[Python-Dev] Subclassing varying length types (What's a PyStructSequence ?)

Tim Peters tim.one@home.com
Mon, 10 Dec 2001 00:22:15 -0500

> Have you tried disabling all free list and using pymalloc
> instead ?

No, but I haven't tried anything -- it's a 2.3 issue.

> If this pays off, I agree, we should get rid off all of them.

When I do try it <wink>, it will be slower but more memory-efficient (both
data and code) than the type-specific free lists, and faster and much more
memory-efficient than using malloc().

> ...
> I would consider moving from 8-bit strings to Unicode an
> improvement in flexibility.

Sure.  Moving from one malloc to two is orthogonal.

> It also results in better algroithms (== simpler, less error-prone,
> etc. in this case).

Unclear what "it" means; assuming it means using two mallocs instead of one
for a Unicode string object, the 8-bit string algorithms haven't been a
particular source of bugs.  People mutating strings at the C level has been.

> As I said, it's a tradeoff flexibility vs. memory consumption.
> Whether it pays off depends on your application environment. It
> certainly does for companies like Micron and pays off stock-wise
> for a lot of people... uhm, getting off-topic here :-)

I've got nothing against Unicode (apart from the larger issue that the whole
world would obviously be a lot better off if they switched to American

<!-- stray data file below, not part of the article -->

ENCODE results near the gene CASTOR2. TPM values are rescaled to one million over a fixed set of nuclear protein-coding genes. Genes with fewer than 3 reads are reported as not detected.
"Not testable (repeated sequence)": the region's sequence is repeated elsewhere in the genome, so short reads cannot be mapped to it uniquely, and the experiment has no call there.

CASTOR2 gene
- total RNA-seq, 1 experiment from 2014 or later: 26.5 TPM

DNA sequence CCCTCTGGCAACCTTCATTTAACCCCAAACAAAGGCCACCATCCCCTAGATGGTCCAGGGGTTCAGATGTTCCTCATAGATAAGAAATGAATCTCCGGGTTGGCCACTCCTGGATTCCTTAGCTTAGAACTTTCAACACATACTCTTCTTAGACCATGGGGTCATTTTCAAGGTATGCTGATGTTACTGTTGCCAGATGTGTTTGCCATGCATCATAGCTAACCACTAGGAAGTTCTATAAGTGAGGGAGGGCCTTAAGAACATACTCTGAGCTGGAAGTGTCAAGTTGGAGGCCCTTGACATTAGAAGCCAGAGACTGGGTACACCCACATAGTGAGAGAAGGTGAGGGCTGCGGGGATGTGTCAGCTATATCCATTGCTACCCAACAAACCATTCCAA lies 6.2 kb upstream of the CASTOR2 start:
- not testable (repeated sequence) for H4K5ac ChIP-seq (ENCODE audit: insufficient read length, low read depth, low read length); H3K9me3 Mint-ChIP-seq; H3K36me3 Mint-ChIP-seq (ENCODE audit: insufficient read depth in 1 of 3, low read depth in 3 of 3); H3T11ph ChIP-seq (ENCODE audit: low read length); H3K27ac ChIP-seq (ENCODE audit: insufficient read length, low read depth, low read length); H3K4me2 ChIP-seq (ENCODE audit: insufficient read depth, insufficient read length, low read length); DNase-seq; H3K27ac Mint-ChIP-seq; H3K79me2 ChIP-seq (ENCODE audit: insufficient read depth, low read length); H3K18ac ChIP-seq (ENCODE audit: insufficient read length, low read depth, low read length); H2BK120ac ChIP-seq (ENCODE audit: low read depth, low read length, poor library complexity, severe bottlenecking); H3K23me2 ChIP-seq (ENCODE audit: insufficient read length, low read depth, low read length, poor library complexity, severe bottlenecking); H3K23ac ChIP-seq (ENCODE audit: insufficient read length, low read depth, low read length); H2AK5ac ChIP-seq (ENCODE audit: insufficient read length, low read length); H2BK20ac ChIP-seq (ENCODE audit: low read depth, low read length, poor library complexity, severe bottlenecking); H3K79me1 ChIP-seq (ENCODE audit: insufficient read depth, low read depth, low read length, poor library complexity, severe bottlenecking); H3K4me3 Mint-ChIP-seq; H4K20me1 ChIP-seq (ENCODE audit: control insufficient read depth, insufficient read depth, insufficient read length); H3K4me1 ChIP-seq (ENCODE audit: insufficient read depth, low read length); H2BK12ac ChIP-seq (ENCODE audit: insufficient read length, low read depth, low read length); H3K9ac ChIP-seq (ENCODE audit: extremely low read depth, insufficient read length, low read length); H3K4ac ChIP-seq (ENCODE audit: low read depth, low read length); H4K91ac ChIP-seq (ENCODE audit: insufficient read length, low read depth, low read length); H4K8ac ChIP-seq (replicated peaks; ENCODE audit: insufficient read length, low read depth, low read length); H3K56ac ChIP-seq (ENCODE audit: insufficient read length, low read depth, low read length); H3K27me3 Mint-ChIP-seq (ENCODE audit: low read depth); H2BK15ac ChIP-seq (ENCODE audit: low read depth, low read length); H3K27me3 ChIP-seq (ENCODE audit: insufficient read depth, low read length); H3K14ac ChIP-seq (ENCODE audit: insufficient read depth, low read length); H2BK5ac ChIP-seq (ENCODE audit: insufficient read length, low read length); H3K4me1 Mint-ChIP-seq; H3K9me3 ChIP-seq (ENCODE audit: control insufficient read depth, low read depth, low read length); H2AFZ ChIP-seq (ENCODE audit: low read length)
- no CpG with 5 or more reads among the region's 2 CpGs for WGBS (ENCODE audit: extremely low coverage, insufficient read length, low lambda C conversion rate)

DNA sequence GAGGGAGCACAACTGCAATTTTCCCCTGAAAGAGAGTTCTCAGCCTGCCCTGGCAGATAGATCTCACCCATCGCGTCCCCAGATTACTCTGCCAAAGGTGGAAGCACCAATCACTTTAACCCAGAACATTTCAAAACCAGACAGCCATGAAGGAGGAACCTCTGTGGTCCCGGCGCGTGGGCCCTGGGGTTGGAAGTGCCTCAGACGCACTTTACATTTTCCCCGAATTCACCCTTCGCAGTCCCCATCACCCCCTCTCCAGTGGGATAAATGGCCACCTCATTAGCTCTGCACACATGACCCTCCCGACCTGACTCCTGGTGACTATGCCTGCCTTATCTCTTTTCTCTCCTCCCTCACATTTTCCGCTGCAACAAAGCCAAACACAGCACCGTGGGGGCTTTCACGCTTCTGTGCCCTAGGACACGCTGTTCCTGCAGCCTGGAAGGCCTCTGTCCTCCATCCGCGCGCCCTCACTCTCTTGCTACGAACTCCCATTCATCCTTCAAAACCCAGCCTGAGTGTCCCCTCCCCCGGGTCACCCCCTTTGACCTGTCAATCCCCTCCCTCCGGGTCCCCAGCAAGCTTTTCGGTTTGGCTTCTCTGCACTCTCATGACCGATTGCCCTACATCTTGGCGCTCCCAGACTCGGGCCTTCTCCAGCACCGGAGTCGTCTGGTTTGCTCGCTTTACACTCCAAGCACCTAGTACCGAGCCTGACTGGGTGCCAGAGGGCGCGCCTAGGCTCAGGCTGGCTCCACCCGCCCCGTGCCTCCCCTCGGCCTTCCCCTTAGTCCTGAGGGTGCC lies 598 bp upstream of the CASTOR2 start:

English <wink>).

>> Subclassing seems easy enough to me from the Python level; I
>> don't have time to revisit C-level subclasssing here (and I don't
>> know that it's hackish there either, but do think it's in need of
>> docs).

> It is beautifully easy for non-varying-length types. Unfortunately,
> it happens that some of the basic types which would be attractive
> for subclassing are varying length types (such as string and
> tuples).

It's easy to subclass from str and tuple in Python -- even to add your own
instance data.

> In my case, I'm looking for away to subclass strings, but I haven't
> yet found an elegant solution to the problem of adding extra
> data to the instances.

It's easy if you're willing to use a dict:

class STR(str):
     def __new__(cls, strguts, n):
         self = str.__new__(cls, strguts)
         self.n = n
         return self

s = STR('abc', 42)
print s    # abc
print s.n  # 42

__slots__ doesn't work here, though.

I admit I personally don't see much attraction to subclassing from str and
tuple, apart from adding additional *methods*.  I suppose someone could code
up two-malloc variants ...